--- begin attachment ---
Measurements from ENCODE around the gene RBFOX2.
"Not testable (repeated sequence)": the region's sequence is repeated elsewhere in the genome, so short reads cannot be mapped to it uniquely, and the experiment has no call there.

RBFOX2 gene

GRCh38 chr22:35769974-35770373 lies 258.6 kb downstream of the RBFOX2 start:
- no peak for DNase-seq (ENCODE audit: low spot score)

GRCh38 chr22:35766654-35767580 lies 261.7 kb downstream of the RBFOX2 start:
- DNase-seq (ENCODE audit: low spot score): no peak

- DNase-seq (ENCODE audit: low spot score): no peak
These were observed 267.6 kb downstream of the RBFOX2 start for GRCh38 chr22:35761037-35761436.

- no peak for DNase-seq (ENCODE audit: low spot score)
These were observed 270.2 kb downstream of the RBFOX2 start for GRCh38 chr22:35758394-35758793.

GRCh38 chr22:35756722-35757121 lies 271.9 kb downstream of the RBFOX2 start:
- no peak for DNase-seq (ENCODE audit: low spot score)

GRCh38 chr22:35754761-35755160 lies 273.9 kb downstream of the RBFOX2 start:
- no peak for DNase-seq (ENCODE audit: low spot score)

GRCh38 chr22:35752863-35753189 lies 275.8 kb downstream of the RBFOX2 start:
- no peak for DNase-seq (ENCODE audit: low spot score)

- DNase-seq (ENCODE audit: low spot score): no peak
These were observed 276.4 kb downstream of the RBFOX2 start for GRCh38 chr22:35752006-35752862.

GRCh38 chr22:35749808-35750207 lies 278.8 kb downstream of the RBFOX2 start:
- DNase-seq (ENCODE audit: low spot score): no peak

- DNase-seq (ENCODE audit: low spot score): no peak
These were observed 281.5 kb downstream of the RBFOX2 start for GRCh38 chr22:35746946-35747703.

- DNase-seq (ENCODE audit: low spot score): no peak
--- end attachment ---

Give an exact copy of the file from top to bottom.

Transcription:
Measurements from ENCODE around the gene RBFOX2.
"Not testable (repeated sequence)": the region's sequence is repeated elsewhere in the genome, so short reads cannot be mapped to it uniquely, and the experiment has no call there.

RBFOX2 gene

GRCh38 chr22:35769974-35770373 lies 258.6 kb downstream of the RBFOX2 start:
- no peak for DNase-seq (ENCODE audit: low spot score)

GRCh38 chr22:35766654-35767580 lies 261.7 kb downstream of the RBFOX2 start:
- DNase-seq (ENCODE audit: low spot score): no peak

- DNase-seq (ENCODE audit: low spot score): no peak
These were observed 267.6 kb downstream of the RBFOX2 start for GRCh38 chr22:35761037-35761436.

- no peak for DNase-seq (ENCODE audit: low spot score)
These were observed 270.2 kb downstream of the RBFOX2 start for GRCh38 chr22:35758394-35758793.

GRCh38 chr22:35756722-35757121 lies 271.9 kb downstream of the RBFOX2 start:
- no peak for DNase-seq (ENCODE audit: low spot score)

GRCh38 chr22:35754761-35755160 lies 273.9 kb downstream of the RBFOX2 start:
- no peak for DNase-seq (ENCODE audit: low spot score)

GRCh38 chr22:35752863-35753189 lies 275.8 kb downstream of the RBFOX2 start:
- no peak for DNase-seq (ENCODE audit: low spot score)

- DNase-seq (ENCODE audit: low spot score): no peak
These were observed 276.4 kb downstream of the RBFOX2 start for GRCh38 chr22:35752006-35752862.

GRCh38 chr22:35749808-35750207 lies 278.8 kb downstream of the RBFOX2 start:
- DNase-seq (ENCODE audit: low spot score): no peak

- DNase-seq (ENCODE audit: low spot score): no peak
These were observed 281.5 kb downstream of the RBFOX2 start for GRCh38 chr22:35746946-35747703.

- DNase-seq (ENCODE audit: low spot score): no peak